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The capital of Prince Edward Island, Charlottetown is a small but bustling city and the site of the Charlottetown Conference, where Canadian statespeople met to first debate the Canadian Confederation. It's unsurprising that most of its most popular sights and attractions hark back to this historical epoch, with the majority of locals employed in the public sector.
Roundly celebrated for its clean air and sound urban planning policies, Charlottetown is easily navigable and picturesque. Victorian-era buildings dominate the scenic downtown area, while an ongoing waterfront redevelopment project seeks to convert industrial areas into parks and outdoor hiking trails.
The city's maritime position exerts a moderating influence on its climate, with temperatures never dropping as low, or climbing as high, as other Canadian cities of similar latitude. Its premier tourist drawcard is by far and away the Green Gables House, tucked away in the beautiful Prince Edward Island National Park, but there is plenty more to see and do for just about everyone in Charlottetown, a place bursting at the seams with entertainment and culture.
Nestled in the Prince Edward Island National Park is the charming and picturesque Green Gables House that, in the early 1900s, inspired author Lucy Maud Montgomery to write her celebrated novel Anne of Green Gables. Tourists flock here every year to ramble around the famous house, which served as a setting for the treasured tale, and to also enjoy the beautiful park that houses Green Gables. The house itself is filled with interesting displays, and also contains the charming Butter Churn Café and a visitors centre with restored rooms. There are trails to be explored (fans of the book will recognise Lovers Lane and the Haunted Wood), guided evening walks, children's activities, restored gardens and many other treasures to be enjoyed.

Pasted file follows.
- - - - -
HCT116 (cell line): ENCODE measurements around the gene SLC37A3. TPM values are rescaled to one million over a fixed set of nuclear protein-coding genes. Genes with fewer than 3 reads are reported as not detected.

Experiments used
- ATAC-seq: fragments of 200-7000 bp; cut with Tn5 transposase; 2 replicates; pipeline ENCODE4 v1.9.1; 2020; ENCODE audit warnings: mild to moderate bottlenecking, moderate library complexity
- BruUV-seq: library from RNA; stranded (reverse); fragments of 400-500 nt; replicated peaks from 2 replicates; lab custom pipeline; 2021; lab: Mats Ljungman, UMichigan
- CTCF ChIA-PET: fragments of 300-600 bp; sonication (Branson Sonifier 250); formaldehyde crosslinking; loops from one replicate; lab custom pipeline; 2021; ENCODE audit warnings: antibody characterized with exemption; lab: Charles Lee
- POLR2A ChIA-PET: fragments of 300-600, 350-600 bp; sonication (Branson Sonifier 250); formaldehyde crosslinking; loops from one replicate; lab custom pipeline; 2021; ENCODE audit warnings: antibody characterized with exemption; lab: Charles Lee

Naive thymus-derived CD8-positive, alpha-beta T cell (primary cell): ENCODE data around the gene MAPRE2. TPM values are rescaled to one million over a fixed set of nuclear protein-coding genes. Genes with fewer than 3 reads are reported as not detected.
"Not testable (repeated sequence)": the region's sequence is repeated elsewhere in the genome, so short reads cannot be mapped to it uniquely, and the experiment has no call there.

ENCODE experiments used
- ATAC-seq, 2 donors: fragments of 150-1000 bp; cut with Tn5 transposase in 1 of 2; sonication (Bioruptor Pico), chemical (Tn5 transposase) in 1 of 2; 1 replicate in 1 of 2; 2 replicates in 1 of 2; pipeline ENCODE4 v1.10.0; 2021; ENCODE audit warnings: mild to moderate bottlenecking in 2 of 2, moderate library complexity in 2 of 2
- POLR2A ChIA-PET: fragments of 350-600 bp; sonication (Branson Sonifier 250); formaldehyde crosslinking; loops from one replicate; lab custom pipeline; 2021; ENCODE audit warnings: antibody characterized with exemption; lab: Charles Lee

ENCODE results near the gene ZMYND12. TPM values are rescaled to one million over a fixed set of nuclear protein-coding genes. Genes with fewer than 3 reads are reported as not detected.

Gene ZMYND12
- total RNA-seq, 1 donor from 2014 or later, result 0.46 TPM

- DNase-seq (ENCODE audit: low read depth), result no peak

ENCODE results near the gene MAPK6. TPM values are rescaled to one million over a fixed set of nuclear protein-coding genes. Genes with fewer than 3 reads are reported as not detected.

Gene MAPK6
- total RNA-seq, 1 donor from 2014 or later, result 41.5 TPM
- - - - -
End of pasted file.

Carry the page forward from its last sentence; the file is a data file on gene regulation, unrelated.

Founded in 1964 as a National Memorial to the Fathers of the Confederation, the centre is a celebration of the diversity, talent and character of Canada and its history. Situated on the site of the old Charlottetown marketplace, it takes up a city block and is home to an art gallery, several theatres and a restaurant. A celebration of theatre and comedy, the annual Charlottetown Festival has spawned several highly successful productions, including the immensely popular Anne of Green Gables, Canada's longest running musical. The Confederation Centre Art Gallery has more than 15,000 pieces of contemporary, modern and historical Canadian art, and is well worth a visit.
The Confederation Trail stretches from tip to tip of Prince Edward Island, traversing through forests, wetlands, villages and waterways, for 173 miles (279km). Almost entirely flat with a finely crushed gravel surface, the trail is perfect for walkers, cyclists and even those in wheelchairs. Visitors enjoy the island's natural splendour, lush flora and abundant flora in peace and tranquillity.
In winter, the trail is a favourite with snowmobilers and provides a picturesque route through the province, from Tignish to Elmira. The less adventurous can choose to follow the trail for some of the way and stop off to rest and grab a bite in one of the many villages connected by the trail.
Founder's Hall is one of the more popular attractions on Prince Edward Island, located in a restored 1906 building on the Historic Charlottetown Waterfront. It incorporates history with state-of-the-art technology, allowing visitors to enjoy interactive exhibits, holovisuals and an absorbing 'Time Travel Tunnel' which traces the development of Canada and its provinces. The aim of Founder's Hall is to celebrate the spirit of cooperation shown by the Fathers of the Confederation, and to educate the public on the country's heritage. Far from the usual museum fare, it also contains a boutique shop selling island crafts, memorabilia and souvenirs.
The main allure of Prince Edward Island for travellers is the fact that the little province inspired and formed the setting for the beloved Anne of Green Gables novels. But Green Gables House is actually situated in the Prince Edward National Park in Cavendish, making it more of an excursion for those on holiday in Charlottetown. The Confederation Centre for the Arts, within the city, also owes some of its popularity with visitors to L.M. Montgomery's novels, as a number of Anne-themed musicals and plays draw fans into the theatres of the complex. Other worthwhile tourist attractions in Charlottetown include St Dunstan's Basilica, a National Historic Site of Canada; Founder's Hall, which proudly traces the history of Prince Edward Island and the country as a whole; and the lovely Victoria Park. Charlottetown's appeal is its old-fashioned charm, perhaps epitomised by attractions like the 1950's-style Brackley Drive In Theatre.
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